May 18: The World Health Organization backs a partial investigation into the pandemic, but China says it is a ‘joke’ for Australia to claim credit. The same day, China imposes an 80 per cent tariff on Australian barley. Australia says it may challenge this at the WTO.
May 21: China announces new rules for iron ore imports which could allow Australian imports – usually worth $41billion per year – to be singled out for extra bureaucratic checks.
June 5: Beijing warns tourists against travelling to Australia, alleging racism and violence against the Chinese in connection with Covid-19.
June 9: China’s Ministry of Education warns students to think carefully about studying in Australia, similarly citing alleged racist incidents.
June 19: Australia says it is under cyber-attack from a foreign state which government sources say is believed to be China. The attack has been targeting industry, schools, hospitals and government officials, Morrison says.
July 9: Australia suspends extradition treaty with Hong Kong and offers to extend the visas of 10,000 Hong Kongers who are already in Australia over China’s national security law which effectively bans protest.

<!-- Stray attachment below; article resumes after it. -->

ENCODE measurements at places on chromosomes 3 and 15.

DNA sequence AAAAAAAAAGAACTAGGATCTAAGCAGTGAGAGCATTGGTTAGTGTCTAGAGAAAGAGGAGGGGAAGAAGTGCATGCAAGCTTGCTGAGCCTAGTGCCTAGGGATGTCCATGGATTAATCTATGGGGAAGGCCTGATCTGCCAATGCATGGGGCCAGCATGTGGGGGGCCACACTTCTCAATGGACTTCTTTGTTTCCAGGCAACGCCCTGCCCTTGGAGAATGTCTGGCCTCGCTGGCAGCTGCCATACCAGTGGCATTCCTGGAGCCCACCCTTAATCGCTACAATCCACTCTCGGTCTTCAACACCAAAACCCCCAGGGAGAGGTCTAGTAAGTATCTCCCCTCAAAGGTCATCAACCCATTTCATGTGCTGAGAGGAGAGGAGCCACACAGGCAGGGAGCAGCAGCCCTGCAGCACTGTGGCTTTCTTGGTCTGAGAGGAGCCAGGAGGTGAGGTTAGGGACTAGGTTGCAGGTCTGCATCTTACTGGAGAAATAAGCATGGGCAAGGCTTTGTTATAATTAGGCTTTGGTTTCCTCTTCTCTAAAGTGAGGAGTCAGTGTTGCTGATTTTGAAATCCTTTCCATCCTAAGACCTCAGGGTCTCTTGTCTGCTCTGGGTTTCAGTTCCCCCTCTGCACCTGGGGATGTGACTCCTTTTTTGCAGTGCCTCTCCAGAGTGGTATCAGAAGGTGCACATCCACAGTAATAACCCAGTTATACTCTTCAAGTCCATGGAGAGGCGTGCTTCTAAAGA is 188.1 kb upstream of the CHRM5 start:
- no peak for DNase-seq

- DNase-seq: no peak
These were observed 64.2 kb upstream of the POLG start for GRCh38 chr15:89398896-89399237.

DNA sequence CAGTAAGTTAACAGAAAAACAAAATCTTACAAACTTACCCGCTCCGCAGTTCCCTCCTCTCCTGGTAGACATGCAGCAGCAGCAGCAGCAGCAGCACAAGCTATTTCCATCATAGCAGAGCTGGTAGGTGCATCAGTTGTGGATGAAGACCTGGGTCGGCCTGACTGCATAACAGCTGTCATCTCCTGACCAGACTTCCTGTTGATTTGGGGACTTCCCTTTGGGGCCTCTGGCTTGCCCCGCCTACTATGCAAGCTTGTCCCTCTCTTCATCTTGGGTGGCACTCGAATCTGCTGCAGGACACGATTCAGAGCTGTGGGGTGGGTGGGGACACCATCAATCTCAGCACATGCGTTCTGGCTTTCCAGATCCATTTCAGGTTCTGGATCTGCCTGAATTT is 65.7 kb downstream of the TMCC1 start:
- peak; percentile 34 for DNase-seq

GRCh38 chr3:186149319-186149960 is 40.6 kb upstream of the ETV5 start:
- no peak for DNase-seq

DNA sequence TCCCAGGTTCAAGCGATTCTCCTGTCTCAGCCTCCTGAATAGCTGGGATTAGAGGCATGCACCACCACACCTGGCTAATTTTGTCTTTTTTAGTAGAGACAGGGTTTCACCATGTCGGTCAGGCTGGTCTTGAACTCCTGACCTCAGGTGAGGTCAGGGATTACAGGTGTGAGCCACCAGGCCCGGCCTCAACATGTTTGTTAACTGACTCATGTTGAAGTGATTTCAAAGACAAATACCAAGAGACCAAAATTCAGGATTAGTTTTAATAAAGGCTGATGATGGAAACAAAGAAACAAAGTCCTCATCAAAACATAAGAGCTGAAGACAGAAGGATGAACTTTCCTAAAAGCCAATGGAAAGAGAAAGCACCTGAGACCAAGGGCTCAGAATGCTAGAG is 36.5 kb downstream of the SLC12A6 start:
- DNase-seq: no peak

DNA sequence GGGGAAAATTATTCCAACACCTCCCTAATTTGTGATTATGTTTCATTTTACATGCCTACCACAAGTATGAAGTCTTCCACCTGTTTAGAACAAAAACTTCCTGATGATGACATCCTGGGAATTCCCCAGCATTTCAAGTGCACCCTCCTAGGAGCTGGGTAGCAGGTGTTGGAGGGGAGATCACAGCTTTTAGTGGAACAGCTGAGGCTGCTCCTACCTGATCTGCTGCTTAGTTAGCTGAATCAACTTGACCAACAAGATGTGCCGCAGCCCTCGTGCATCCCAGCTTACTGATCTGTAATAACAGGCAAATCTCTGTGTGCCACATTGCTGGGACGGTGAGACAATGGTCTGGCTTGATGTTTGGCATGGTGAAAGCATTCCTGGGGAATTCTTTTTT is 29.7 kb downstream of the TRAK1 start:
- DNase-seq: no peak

August 18: China launches 12-month anti-dumping investigation into wines imported from Australia in a major threat to the $6billion industry.
August 26: Prime Minster Scott Morrison announces he will legislate to stop states and territories signing deals with foreign powers that go against Australia’s foreign policy. Analysts said it is aimed at China.
October 13: Trade Minister Simon Birmingham says he’s investigating reports that Chinese customs officials have informally told state-owned steelmakers and power plants to stop Aussie coal, leaving it in ships off-shore.
November 2: Agriculture Minister David Littleproud reveals China is holding up Aussie lobster imports by checking them for minerals.
November 3: Barley, sugar, red wine, logs, coal, lobster and copper imports from Australia unofficially banned under a directive from the government, according to reports.
November 18: China releases bizarre dossier of 14 grievances with Australia.
November 27: Australian coal exports to China have dropped 96 per cent in the first three weeks of November as 82 ships laden with 8.8million tonnes of coal are left floating off Chinese ports where they have been denied entry.
November 28: Beijing imposed a 212 per cent tariff on Australia’s $1.2 billion wine exports, claiming they were being ‘dumped’ or sold at below-cost. The claim is denied by both Australia and Chinese importers.
November 30: Chinese foreign ministry spokesman Lijian Zhao posted a doctored image showing a grinning Australian soldier holding a knife to the throat of an Afghan child. The move outraged Australians.
December 12: Australian coal is added to a Chinese blacklist.
January 11, 2021: Australia blocks $300million construction deal that would have seen state-owned China State Construction Engineering Corporation takeover Probuild. The bid was blacked over national security concerns.